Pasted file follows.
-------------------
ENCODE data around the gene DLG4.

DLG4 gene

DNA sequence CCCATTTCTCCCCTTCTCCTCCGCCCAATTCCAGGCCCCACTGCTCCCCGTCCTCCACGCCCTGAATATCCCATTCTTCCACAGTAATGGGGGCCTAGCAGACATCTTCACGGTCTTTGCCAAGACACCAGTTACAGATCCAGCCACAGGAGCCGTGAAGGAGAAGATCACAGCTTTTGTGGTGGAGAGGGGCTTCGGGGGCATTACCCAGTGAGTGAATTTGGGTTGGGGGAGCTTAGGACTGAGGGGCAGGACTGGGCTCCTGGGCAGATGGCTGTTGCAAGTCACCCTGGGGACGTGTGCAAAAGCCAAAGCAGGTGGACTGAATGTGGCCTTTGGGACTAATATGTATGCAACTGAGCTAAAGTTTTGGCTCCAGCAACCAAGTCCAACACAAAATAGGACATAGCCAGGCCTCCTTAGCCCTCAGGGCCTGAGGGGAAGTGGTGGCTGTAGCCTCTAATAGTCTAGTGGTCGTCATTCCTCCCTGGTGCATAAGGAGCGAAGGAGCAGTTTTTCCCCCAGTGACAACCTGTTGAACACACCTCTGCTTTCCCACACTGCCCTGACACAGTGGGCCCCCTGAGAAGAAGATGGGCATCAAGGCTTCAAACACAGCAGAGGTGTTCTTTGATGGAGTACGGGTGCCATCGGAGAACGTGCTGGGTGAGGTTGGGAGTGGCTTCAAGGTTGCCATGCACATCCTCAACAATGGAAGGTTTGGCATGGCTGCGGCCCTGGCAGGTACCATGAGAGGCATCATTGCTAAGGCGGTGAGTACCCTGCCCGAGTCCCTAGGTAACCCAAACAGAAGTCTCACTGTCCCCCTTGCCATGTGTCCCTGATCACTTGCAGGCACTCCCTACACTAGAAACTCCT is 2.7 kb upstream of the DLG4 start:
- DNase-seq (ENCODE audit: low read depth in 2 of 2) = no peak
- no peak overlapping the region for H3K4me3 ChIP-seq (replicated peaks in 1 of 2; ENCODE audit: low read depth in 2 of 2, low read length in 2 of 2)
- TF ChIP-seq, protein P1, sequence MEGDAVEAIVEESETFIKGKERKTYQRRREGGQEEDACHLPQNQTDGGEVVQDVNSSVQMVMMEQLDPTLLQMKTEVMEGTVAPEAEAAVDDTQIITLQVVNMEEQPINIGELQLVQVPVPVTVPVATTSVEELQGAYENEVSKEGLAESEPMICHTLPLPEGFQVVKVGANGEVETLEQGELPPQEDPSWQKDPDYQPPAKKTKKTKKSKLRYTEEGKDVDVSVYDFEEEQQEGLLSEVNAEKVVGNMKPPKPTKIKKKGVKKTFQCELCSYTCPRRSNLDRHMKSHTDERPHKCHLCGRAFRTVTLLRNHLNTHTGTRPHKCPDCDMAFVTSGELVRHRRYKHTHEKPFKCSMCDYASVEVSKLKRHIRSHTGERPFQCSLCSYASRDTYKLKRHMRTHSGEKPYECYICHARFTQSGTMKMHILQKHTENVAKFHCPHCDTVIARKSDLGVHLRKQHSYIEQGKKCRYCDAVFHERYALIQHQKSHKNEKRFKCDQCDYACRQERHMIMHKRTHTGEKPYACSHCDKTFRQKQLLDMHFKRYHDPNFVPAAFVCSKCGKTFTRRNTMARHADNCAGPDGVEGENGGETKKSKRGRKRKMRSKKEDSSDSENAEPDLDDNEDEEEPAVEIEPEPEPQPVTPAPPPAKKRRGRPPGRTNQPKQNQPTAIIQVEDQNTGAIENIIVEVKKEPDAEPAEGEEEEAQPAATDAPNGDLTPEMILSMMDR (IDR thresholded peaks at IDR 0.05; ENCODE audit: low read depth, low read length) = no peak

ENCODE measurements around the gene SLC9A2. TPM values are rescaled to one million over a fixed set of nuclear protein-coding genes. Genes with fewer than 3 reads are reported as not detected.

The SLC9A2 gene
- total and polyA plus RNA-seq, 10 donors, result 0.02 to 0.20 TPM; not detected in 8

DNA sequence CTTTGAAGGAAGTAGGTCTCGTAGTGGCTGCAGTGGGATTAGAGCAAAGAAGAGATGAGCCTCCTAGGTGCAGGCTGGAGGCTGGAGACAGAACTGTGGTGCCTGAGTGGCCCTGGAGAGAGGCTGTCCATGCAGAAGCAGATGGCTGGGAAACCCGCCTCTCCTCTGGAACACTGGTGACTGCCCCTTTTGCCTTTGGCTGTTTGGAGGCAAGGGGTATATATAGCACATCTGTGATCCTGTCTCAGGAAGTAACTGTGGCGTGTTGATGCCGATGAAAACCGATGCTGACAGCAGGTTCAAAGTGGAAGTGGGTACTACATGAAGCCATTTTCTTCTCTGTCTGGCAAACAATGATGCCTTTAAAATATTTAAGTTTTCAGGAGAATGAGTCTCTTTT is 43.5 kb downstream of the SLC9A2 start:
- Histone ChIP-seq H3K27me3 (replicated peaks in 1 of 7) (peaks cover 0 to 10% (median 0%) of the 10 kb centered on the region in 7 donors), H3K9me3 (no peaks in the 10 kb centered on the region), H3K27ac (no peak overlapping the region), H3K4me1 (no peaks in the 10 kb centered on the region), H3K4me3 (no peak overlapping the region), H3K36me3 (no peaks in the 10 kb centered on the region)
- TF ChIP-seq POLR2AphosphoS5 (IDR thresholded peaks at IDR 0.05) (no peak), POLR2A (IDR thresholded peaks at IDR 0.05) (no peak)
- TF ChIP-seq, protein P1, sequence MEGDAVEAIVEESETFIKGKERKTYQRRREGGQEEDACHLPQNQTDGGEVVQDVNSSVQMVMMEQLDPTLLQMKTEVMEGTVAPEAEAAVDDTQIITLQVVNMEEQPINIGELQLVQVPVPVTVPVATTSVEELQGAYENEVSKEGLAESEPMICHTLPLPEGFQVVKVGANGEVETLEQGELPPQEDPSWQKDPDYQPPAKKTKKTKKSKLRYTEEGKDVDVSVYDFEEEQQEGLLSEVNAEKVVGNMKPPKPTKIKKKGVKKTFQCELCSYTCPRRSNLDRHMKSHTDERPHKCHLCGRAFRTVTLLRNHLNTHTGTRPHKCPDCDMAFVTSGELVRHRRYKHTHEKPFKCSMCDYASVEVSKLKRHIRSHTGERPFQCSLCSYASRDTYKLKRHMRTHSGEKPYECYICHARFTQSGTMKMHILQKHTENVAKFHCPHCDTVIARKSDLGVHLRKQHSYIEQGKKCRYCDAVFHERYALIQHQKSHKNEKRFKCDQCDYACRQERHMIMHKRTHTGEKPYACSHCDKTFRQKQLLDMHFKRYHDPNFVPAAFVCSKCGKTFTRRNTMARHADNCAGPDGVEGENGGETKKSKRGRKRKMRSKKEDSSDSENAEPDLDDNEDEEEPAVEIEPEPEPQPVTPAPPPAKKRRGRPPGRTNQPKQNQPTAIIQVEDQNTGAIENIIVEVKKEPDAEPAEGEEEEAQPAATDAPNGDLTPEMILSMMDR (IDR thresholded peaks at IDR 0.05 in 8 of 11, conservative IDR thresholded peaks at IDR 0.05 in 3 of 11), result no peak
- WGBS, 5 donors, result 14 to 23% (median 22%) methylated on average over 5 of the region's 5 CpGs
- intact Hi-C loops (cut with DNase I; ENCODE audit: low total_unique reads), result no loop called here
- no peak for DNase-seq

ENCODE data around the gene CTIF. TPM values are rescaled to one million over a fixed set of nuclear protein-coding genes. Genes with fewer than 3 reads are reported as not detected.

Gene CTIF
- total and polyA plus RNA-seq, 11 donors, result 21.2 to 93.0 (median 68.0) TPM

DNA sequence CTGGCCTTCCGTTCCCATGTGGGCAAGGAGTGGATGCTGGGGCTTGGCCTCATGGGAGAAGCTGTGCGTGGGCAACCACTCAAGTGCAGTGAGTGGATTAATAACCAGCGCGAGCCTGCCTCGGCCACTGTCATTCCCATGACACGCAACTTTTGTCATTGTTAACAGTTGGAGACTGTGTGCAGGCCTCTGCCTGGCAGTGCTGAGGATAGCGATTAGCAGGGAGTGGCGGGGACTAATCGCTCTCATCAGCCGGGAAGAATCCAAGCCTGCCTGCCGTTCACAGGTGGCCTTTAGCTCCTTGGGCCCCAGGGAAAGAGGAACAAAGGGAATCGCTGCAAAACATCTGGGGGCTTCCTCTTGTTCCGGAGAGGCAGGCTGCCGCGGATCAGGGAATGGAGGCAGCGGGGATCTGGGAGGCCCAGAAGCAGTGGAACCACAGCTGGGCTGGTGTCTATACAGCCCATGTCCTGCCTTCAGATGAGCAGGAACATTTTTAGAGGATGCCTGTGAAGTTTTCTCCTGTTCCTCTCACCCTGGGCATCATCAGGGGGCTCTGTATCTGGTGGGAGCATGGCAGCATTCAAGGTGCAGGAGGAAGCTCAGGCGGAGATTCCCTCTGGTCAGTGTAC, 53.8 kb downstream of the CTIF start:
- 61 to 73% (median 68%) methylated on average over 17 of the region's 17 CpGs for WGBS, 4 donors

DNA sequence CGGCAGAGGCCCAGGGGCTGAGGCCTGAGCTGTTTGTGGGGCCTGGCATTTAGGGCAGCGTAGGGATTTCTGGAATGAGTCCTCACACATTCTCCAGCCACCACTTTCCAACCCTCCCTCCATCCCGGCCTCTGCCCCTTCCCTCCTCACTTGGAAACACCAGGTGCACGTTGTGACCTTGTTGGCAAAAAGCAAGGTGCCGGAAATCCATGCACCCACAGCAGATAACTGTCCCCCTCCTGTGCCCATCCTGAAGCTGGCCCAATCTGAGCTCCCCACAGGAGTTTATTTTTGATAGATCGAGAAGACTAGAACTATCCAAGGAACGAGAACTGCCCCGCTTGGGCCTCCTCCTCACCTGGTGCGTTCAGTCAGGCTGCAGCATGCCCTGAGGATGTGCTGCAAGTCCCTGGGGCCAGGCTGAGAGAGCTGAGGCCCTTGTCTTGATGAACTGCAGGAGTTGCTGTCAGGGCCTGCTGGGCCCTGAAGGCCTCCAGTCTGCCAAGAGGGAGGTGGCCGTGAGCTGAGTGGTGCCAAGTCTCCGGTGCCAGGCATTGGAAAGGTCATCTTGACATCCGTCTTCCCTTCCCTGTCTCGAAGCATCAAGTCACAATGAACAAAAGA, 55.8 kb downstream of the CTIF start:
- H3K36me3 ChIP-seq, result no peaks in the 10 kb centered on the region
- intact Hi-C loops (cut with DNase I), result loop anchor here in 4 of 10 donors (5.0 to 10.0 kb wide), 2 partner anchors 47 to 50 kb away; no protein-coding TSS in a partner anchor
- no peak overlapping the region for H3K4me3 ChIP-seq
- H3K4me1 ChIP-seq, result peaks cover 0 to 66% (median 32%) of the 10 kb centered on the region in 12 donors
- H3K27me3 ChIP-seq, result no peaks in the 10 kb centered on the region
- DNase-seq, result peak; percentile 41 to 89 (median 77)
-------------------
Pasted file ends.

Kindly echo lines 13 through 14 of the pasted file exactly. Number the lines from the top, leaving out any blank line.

- TF ChIP-seq, protein P1, sequence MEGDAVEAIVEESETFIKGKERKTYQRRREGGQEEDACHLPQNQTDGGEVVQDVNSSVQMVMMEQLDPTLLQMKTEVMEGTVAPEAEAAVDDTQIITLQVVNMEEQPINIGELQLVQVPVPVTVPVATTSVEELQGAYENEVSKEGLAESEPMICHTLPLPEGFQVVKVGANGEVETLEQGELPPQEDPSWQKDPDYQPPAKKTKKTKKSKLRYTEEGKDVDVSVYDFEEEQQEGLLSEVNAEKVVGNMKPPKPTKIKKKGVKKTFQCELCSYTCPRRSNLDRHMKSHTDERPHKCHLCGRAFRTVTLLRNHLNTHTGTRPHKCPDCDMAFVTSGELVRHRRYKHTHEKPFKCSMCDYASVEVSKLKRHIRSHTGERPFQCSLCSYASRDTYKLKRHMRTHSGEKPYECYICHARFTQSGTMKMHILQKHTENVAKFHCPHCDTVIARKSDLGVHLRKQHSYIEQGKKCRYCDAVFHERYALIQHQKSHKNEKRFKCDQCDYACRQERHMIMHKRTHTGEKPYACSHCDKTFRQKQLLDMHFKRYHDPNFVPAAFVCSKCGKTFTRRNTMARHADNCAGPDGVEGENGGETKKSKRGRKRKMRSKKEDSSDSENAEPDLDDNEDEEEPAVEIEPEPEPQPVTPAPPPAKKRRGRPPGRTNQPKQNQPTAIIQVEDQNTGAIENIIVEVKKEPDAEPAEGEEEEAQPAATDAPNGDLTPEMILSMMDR (IDR thresholded peaks at IDR 0.05 in 8 of 11, conservative IDR thresholded peaks at IDR 0.05 in 3 of 11), result no peak
- WGBS, 5 donors, result 14 to 23% (median 22%) methylated on average over 5 of the region's 5 CpGs